Heaviest U.S. President Used Modern Diet Methods

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The 27th U.S. President William Howard Taft was one of many struggling with obesity back in the early 1900s, about 50 years after food began to be more widely accessible. Letters with his doctor document the modern-day approaches he took towards getting fit.


With the proliferation of drive-throughs and full store aisles, obesity is frequently thought of as a modern-day problem. However, medical historian Deborah Levine found that the 27th U.S. President William Howard Taft was one of many struggling with obesity back in the early 1900s, about 50 years after food began to be more widely accessible. Letters with his doctor document the modern-day approaches he took towards getting fit.

The heaviest U.S. president, Taft was 6 feet 2 inches tall and fluctuated back and forth from about 255 to 350 pounds. From first contacting Dr. Nathaniel E. Yorke-Davies in 1905 at 314 pounds to his death in 1930 at 280 pounds, Taft tried to get his weight and resulting health problems such as heartburn and sleep apnea under control.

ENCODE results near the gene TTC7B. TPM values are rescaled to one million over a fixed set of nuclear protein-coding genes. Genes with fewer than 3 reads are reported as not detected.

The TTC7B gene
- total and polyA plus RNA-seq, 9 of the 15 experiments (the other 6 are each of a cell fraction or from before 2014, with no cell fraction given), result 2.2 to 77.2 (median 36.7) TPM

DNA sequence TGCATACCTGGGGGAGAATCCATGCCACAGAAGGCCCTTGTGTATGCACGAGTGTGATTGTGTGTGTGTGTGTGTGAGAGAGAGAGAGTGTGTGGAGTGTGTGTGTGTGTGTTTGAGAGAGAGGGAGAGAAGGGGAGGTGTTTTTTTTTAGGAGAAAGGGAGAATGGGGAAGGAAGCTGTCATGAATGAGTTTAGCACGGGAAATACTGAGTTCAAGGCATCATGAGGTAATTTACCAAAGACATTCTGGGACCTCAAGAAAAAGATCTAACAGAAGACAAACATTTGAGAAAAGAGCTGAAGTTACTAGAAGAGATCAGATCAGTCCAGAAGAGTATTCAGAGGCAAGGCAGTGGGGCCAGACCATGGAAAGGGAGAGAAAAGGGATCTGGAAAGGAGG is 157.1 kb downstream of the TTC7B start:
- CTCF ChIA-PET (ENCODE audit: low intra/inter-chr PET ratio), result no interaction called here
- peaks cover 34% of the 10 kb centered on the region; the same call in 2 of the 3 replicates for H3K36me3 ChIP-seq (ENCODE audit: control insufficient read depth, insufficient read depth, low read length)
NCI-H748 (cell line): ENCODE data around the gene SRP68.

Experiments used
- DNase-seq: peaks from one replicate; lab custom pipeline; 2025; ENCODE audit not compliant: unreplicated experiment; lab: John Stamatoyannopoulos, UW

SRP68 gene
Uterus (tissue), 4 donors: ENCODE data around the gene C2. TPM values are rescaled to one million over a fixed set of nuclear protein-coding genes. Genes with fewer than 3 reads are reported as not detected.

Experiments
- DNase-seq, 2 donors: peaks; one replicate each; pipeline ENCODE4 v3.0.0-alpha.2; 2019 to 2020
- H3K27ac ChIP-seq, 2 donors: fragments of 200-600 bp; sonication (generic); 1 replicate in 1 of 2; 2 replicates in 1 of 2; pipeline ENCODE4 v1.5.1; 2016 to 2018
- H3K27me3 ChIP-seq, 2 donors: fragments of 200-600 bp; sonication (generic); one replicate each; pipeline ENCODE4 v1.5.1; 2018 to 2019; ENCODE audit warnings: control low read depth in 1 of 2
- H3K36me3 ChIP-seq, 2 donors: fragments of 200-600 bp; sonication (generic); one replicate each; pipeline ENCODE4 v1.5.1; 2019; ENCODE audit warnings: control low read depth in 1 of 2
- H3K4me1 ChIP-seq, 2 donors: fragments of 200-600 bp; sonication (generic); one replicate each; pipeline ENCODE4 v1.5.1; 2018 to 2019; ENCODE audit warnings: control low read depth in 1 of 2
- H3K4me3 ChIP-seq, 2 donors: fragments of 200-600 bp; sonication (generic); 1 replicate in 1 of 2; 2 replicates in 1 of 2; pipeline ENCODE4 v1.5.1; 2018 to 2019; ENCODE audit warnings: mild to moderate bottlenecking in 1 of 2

The letters discussed daily food diaries, weigh-ins, and exercise logs. A popular British weight loss expert and author at the time, Dr. Yorke-Davies advised a diet low in calories, fat, and sugars, and high in lean protein and vegetables.

Even though Taft had limited success due to various factors, the letters show “the fundamental tenets of changing behavior” in that to achieve long-term progress, and hopefully success, you must make yourself accountable.

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